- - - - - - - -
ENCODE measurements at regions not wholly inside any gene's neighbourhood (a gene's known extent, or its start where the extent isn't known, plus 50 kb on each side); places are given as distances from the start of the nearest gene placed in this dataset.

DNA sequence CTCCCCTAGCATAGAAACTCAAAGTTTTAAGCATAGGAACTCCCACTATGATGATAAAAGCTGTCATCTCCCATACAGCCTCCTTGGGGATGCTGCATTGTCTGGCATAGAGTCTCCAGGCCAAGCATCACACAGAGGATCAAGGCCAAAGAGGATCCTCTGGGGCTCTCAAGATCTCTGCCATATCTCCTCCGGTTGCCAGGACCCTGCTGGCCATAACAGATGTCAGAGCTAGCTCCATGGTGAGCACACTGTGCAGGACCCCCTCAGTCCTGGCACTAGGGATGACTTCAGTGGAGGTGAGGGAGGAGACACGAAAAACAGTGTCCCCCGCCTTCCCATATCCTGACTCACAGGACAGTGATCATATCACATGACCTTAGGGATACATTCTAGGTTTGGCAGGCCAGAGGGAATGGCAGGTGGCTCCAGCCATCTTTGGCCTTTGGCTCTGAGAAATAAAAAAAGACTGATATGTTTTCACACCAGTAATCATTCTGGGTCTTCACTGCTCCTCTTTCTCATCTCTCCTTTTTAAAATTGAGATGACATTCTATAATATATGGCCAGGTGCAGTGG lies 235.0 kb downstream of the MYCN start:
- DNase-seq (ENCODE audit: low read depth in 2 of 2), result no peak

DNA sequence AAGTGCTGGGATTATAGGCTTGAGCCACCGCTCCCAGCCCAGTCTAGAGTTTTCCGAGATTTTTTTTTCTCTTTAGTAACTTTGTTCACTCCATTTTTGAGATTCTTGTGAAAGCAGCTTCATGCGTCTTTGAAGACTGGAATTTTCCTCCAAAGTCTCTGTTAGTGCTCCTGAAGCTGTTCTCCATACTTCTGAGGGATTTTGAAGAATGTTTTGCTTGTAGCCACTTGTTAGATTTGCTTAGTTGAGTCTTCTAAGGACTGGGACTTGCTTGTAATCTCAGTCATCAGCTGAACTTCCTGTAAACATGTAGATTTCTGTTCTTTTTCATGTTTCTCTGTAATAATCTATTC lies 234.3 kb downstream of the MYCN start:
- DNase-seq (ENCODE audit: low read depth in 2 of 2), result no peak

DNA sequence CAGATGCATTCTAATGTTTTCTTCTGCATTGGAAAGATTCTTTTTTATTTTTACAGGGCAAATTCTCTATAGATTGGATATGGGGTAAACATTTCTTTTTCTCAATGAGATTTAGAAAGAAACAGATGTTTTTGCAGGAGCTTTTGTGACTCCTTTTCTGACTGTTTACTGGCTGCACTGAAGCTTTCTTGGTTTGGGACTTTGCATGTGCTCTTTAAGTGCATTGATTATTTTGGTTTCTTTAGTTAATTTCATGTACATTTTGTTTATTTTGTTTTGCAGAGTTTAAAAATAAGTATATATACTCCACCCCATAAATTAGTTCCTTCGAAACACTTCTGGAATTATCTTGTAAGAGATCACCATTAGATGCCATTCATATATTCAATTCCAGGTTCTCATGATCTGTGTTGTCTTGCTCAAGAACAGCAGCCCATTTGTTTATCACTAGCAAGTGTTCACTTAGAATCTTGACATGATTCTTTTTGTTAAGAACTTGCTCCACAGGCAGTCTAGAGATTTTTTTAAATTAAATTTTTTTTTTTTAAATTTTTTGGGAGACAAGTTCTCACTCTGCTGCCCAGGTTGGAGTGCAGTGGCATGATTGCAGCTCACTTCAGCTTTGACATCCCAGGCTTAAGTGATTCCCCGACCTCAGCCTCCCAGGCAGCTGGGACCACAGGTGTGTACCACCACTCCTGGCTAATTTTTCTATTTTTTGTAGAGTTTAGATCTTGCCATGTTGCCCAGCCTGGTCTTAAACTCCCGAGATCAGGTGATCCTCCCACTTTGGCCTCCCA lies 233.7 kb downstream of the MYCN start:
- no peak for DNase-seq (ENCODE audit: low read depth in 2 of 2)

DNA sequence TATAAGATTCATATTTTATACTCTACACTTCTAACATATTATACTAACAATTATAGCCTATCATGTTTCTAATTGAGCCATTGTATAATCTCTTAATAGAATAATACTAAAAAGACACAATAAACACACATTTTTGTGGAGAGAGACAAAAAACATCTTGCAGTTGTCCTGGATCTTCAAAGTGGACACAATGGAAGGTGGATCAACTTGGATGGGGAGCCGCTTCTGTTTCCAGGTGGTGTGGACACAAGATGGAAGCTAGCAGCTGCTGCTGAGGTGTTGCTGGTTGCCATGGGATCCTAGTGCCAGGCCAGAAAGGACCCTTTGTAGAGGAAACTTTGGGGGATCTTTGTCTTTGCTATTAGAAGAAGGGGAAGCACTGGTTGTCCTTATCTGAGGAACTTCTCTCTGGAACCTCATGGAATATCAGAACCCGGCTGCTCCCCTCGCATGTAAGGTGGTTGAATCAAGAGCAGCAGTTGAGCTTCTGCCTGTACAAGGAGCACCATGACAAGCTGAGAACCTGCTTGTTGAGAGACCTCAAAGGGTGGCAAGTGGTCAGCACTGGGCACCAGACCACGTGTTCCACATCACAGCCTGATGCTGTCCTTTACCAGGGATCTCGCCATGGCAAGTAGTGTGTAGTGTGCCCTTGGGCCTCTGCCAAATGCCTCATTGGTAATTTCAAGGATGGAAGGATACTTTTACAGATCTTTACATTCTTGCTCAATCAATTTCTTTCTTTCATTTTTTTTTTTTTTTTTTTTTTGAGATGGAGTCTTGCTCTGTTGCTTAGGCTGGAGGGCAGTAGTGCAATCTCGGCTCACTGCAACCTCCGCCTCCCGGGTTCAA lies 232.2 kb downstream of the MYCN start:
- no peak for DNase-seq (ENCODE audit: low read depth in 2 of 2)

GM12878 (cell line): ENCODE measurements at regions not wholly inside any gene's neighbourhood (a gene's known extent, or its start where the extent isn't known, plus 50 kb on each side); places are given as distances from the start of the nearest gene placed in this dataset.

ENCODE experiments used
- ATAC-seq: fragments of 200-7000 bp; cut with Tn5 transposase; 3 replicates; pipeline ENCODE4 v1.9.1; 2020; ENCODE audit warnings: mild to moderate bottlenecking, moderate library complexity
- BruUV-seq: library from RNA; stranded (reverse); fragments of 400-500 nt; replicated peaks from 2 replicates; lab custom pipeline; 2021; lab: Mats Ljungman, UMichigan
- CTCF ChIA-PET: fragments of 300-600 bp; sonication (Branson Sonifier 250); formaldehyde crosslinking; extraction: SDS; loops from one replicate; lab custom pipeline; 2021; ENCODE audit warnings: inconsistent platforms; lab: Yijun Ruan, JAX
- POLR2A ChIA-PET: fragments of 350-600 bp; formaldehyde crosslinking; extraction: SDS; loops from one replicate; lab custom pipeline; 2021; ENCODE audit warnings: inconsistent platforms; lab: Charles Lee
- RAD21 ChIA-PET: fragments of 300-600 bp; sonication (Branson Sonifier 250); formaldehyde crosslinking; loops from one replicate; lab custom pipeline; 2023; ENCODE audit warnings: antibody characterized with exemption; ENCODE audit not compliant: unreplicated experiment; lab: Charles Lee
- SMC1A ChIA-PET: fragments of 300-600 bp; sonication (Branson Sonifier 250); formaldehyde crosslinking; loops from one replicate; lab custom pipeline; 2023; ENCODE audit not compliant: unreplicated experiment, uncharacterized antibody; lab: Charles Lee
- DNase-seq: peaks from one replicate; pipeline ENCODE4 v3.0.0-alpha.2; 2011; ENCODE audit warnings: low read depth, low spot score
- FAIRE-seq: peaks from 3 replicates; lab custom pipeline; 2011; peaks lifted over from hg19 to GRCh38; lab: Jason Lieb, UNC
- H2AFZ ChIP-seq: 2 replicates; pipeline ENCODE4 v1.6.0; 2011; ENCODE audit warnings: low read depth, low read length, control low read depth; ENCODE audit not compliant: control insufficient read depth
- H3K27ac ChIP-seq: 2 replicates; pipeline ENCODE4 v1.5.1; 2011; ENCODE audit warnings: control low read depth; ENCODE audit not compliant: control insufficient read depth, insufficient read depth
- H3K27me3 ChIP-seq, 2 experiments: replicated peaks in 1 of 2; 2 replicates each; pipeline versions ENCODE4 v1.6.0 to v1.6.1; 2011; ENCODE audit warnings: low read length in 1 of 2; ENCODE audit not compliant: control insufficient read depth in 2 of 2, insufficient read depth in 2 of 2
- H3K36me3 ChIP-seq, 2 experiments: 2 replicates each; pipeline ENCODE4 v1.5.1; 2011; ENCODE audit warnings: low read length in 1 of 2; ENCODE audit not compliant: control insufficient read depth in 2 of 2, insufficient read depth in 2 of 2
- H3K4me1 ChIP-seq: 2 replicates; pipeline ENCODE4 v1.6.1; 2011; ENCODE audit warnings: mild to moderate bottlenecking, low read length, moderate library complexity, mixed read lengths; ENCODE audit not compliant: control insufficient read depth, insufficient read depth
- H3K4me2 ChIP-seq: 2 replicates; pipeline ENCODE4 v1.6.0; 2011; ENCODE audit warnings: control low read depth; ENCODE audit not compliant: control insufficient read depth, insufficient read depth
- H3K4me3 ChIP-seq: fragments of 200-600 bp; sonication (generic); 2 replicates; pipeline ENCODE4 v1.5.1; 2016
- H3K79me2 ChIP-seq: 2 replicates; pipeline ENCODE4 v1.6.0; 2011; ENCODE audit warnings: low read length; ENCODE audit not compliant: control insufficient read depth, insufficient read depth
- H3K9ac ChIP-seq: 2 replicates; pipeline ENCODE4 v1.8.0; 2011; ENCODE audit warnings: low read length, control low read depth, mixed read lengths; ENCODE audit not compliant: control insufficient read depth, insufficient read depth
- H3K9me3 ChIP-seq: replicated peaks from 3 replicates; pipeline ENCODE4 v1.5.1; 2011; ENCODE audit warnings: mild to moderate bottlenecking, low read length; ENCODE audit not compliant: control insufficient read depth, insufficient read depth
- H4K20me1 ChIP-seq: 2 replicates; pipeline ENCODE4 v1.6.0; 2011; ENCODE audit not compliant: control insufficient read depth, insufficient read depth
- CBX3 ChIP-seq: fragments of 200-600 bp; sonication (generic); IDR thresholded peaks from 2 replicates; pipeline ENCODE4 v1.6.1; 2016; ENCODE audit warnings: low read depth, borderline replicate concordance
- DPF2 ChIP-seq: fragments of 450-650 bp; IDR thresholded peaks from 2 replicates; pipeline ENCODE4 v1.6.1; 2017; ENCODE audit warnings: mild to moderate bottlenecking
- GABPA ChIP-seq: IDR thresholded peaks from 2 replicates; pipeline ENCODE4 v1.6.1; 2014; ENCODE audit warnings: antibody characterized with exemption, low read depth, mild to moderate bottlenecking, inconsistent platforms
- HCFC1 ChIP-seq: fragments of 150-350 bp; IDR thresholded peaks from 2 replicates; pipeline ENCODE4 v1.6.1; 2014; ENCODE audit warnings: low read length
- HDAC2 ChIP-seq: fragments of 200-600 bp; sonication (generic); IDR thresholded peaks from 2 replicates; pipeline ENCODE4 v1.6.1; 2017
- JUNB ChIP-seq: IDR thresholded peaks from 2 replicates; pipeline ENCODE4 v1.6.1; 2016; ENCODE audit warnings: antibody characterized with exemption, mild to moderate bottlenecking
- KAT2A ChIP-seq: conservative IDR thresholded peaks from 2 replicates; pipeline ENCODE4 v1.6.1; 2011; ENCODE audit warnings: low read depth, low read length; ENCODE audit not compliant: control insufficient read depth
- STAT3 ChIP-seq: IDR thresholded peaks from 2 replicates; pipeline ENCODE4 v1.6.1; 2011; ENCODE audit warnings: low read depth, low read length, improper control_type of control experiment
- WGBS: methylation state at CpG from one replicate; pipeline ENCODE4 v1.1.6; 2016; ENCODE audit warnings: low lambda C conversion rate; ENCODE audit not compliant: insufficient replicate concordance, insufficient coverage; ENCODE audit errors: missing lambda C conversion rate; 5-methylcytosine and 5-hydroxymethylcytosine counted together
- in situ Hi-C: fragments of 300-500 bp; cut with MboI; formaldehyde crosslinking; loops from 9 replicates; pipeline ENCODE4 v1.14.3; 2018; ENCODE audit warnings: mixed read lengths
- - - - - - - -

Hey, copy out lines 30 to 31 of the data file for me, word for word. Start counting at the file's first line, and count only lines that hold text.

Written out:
- H4K20me1 ChIP-seq: 2 replicates; pipeline ENCODE4 v1.6.0; 2011; ENCODE audit not compliant: control insufficient read depth, insufficient read depth
- CBX3 ChIP-seq: fragments of 200-600 bp; sonication (generic); IDR thresholded peaks from 2 replicates; pipeline ENCODE4 v1.6.1; 2016; ENCODE audit warnings: low read depth, borderline replicate concordance